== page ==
Channel 4 aired a film this week called “Cyberbully”. It’s a gripping thriller that takes place in one room, the room of teenager Casey. Alone in her bedroom she connects with the world online. Like most of us, she is on multiple social media sites that allow her to post thoughts, videos and pictures. A world most of us can understand but also one that is rapidly changing as the next generations moves in to join the virtual landscape.
In the film, Casey soon finds her computer hacked and a person begins to talk to her. This anonymous person can post anything they want about Casey to any of the social media sites. Pictures and tweets were threatened to go viral promising to ruin Casey’s life forever if they ever got out. It’s the stuff of nightmares.
There are a couple of things that should strike you about this film. Firstly nothing is as it seems. As the film unfolds we begin to ask ourselves who the bully really is here? Is it Casey or is it the person hacking her computer? Or is it both. It transpires that Casey was involved in some “joking” around regarding one of her classmates. The hacker accuses Casey of bullying her and making her life a misery. Naturally Casey defends herself, saying “everyone does it” it’s just banter or she deserved it.
Cyber bullying isn’t a joke and Channel 4 does a good job at showing that. The film makes you as the viewer question whether you have ever done anything similar, perhaps not to that scale, but it’s easy to post things in anger which results in attacking another person or putting them down.
The concern with the virtual world is that we forget that there are humans on the other side of those avatars. Real people behind the screen. This is what Casey forgot, the friend she was cyber bullying was a human being who was living a tough life, she had emotions and hopes and dreams. But when those words or videos went up, Casey never made that connection. She didn’t think that this was someone’s daughter, friend, sister…
I was thinking about this and how as Christians we respond to posts on twitter or facebook. Recently there have been a couple of incidences that made me step back and realise the consequences of our online words.
In particular a friend of mine posted something quite dear to her heart on facebook. When she looked back on it she found a plethora of people commenting some hurtful things, not really caring about the person who had written the post or the cause that my friend was trying to promote. It ended up with her being in tears. As a friend seeing this, I often wondered if those other people had approached my friend face to face perhaps they wouldn’t have commentated the way they did or said those things the way they said them.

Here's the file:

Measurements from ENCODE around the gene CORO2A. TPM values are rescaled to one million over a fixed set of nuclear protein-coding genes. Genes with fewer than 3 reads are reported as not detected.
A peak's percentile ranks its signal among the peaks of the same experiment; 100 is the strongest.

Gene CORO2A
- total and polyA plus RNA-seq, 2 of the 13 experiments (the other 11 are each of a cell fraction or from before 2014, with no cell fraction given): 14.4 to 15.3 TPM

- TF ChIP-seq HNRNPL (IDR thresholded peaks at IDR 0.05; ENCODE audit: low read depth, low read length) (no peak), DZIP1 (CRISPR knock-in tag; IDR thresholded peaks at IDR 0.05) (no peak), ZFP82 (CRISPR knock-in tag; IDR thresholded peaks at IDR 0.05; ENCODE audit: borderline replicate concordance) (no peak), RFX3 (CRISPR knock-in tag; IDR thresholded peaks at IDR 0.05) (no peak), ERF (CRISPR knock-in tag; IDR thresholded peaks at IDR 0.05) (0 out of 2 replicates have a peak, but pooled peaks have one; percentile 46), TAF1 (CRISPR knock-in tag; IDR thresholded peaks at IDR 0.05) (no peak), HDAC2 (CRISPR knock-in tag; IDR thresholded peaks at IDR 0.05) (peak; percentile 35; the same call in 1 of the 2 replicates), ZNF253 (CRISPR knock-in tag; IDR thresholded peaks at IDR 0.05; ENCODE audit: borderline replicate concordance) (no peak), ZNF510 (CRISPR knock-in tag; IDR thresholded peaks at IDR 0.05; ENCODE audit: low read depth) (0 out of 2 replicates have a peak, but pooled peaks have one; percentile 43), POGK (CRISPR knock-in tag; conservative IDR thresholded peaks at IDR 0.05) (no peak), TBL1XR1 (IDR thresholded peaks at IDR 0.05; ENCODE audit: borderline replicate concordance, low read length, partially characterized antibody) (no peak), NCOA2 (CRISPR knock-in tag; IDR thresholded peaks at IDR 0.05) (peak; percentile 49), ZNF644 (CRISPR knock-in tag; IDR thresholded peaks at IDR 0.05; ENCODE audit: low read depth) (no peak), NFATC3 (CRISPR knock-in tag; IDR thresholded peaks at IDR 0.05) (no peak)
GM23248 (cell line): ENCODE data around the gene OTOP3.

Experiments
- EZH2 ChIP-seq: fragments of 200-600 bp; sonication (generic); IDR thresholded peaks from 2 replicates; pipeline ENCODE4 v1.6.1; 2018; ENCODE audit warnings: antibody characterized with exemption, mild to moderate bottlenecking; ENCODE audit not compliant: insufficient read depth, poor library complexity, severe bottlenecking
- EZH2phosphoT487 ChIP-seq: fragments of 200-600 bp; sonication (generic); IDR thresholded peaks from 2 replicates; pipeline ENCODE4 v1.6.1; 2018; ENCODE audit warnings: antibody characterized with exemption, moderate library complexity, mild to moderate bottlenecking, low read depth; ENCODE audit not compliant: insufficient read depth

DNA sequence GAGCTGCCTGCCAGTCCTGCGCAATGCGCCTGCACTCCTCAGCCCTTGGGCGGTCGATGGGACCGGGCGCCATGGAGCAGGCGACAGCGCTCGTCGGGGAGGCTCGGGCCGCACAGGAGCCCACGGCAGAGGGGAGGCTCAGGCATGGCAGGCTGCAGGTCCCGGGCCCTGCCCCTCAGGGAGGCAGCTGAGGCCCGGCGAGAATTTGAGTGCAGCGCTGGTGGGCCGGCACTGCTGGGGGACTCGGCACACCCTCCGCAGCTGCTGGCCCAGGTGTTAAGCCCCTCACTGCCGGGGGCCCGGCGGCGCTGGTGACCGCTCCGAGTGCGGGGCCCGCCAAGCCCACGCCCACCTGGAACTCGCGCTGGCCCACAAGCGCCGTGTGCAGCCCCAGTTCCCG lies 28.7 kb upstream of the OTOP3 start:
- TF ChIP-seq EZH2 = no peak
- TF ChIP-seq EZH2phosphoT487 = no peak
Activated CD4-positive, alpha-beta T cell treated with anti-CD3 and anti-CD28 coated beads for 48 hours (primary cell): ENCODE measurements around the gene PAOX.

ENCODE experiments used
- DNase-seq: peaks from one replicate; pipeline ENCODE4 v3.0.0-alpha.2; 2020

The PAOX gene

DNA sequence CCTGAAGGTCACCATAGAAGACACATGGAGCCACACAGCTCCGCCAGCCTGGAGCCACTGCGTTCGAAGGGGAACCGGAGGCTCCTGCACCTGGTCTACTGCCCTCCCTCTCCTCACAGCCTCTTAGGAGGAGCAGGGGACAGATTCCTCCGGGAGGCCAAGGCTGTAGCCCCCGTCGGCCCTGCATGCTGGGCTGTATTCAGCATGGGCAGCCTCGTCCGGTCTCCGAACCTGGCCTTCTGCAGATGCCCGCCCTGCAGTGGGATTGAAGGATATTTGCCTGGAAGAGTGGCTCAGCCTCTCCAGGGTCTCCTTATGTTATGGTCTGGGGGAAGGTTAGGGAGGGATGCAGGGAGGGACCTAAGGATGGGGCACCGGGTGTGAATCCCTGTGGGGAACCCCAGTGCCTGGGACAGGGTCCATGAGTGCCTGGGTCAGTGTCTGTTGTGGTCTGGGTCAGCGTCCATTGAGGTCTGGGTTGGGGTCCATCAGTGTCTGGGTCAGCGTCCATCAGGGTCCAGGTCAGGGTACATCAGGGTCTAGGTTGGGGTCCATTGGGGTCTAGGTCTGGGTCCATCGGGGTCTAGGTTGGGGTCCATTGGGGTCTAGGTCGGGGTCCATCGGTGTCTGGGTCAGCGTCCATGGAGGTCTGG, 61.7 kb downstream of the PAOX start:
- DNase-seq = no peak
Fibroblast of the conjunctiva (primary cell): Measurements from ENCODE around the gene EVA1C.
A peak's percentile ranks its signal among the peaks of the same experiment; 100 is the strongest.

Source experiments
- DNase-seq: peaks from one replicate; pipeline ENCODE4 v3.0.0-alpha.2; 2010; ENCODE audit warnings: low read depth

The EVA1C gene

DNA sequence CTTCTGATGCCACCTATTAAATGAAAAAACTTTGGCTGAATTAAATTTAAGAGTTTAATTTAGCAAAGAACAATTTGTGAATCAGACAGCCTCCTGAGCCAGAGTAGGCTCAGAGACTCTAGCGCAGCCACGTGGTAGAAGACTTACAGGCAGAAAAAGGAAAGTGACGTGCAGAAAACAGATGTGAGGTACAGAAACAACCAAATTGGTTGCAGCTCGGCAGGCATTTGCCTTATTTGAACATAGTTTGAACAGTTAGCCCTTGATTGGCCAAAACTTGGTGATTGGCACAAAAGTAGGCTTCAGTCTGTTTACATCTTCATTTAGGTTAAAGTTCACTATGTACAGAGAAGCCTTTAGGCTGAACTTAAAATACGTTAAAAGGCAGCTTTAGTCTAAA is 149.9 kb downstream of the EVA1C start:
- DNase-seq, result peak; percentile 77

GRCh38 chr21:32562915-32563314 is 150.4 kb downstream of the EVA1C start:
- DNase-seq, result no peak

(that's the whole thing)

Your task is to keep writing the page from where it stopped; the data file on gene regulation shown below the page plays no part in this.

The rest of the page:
Is this Cyber bullying? Not exactly, but the scary thing is that it’s too easy to post things online and detach ourselves from the reality that there are real people on the other end. I have seen posts on twitter that develop from a disagreement to a slash and hack of the person.
As I mentioned in a previous post:
We need to recognise that the person behind the screen has real feelings. And then we ask ourselves…
Is what I’m saying encouraging, helpful, uplifting, truthful, humane?
Even if I disagree with someone, even if I don’t think their theology is like mine, or I think their concepts and ideas are not what I agree with. The truth is that they are still a human being behind the screen. My ungracious words could knock their confidence and hurt them.
The person behind the screen is not abstract. They are real. Flesh and blood. Dreams and Imagination. Hurts and Fears. Someone you could sit down with and drink coffee with. It should change the way we comment, remark, review and write when we engage and disagree with people or dislike something.
The film Cyber bully is a tough film to watch. It makes us question how we use the social networking sites, what we say and how we protect those who are being bullied online. And sometimes its best for all of us to just close that laptop lid and go and see someone face to face.